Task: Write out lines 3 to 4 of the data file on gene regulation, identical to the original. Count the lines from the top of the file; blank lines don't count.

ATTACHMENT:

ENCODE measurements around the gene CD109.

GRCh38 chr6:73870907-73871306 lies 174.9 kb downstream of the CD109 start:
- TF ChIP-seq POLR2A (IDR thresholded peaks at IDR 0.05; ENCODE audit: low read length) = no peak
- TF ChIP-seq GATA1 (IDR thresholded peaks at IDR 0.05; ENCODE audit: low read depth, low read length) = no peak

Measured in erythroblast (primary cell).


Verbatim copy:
- TF ChIP-seq POLR2A (IDR thresholded peaks at IDR 0.05; ENCODE audit: low read length) = no peak
- TF ChIP-seq GATA1 (IDR thresholded peaks at IDR 0.05; ENCODE audit: low read depth, low read length) = no peak